I've prolly now poked an engineering bear, but seriously the variables involved PLUS the perceptions of what's good and what isn't, is just too nebulous.

    If one wants to nail Jello, then that's OK too - but really if it's not defending a staunch position that one has, then it's caveat emptor for using mixed cabs/drivers.

    Like I said - I know better, but a 210 and a 115 sound pretty good to me. At least MY 210 and 115 do - I cannot crystal-ball yours.

    Empirically I'm wrong. In actuality though, I sound good.
     
  13. walterw

    walterw Supportive Fender Gold Supporting Member Commercial User

    Feb 20, 2009
    alpha-music.com
    nah, you're not "wrong" here, it sounds like your experience is just what is expected: the mismatched cabs "work", but can have issues in certain situations, like higher volume, where they don't play together as well as matched stuff would.
     
  14. Thanks - I needed a shoulder-chuck today.
     
  15. esa372

    esa372

    Aug 7, 2010
    Los Angeles, CA
    I would prefer two 2x10 cabs to either of the set-ups you have listed.

    Probably not.

    ...another reason for the two 2x10 cabs.
     
  16. slagbass

    slagbass

    Apr 5, 2005
    Canada
    I always think this whenever somebody says they want a 4ohm cab. Thanks for piping up.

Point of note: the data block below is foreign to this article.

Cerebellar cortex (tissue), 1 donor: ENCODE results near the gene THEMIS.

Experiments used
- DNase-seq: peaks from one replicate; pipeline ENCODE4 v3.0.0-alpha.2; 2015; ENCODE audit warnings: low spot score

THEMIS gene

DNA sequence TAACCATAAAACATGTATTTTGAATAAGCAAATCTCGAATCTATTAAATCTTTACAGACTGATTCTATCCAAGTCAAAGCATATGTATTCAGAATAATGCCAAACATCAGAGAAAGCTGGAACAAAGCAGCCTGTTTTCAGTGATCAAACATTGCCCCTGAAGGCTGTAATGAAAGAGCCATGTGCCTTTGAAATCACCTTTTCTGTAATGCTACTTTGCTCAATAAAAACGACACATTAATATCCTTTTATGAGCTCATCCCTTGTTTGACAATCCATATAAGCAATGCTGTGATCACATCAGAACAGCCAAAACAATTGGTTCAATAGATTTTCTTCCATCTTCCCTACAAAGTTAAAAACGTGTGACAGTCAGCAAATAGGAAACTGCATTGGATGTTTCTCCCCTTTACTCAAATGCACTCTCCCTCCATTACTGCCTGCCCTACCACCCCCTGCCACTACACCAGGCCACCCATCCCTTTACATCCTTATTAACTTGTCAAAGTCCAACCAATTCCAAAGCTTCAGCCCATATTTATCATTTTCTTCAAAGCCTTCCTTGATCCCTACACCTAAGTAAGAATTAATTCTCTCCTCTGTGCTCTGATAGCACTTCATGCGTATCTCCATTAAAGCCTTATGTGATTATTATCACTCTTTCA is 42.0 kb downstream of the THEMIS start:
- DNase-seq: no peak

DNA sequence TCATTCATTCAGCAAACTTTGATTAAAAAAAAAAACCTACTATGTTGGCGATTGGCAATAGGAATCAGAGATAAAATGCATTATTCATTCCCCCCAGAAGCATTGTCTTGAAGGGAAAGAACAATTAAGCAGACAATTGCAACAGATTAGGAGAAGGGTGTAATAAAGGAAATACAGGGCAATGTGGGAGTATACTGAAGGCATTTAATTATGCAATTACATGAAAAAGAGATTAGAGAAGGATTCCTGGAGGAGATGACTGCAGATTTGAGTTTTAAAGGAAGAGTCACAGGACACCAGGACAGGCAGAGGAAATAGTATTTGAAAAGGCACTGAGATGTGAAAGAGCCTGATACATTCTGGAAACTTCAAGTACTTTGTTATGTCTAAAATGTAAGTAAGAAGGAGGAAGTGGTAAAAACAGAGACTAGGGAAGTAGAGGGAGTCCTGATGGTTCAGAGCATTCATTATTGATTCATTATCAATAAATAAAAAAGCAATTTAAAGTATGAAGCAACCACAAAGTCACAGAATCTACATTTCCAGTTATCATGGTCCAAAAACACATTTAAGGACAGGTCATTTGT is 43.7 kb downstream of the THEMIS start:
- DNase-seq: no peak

17. walterw

    walterw Supportive Fender Gold Supporting Member Commercial User

    Feb 20, 2009
    alpha-music.com
    yeah, unless it's a big box like 6 or 8 tens or 2 fifteens, something you wouldn't need to add to for any normal gig.
     
  18. Hopkins

    Hopkins Supporting Member Commercial User

    Nov 17, 2010
    Houston Tx
    Owner/Builder @Hopkins Guitars
    Yeah of course, my reply was to a suggestion of a 4 ohm 410
     
  19. Two 210 would be the ticket. As loud as a 410 (theoretically) and stands higher when stacked vertically than either options. Find and buy one 210 cab you reeeeally like now and add another one later on. Grab one for quiet gigs, grab two for louder ones.

    FYI: tone is defined by the sum of the designs of the box, not speaker sizes.
     
  20. 1n3

    1n3

    Sep 13, 2007
    USA
    Yes, an urban legend, that won't die because it's too useful to the anti-engineering narrative.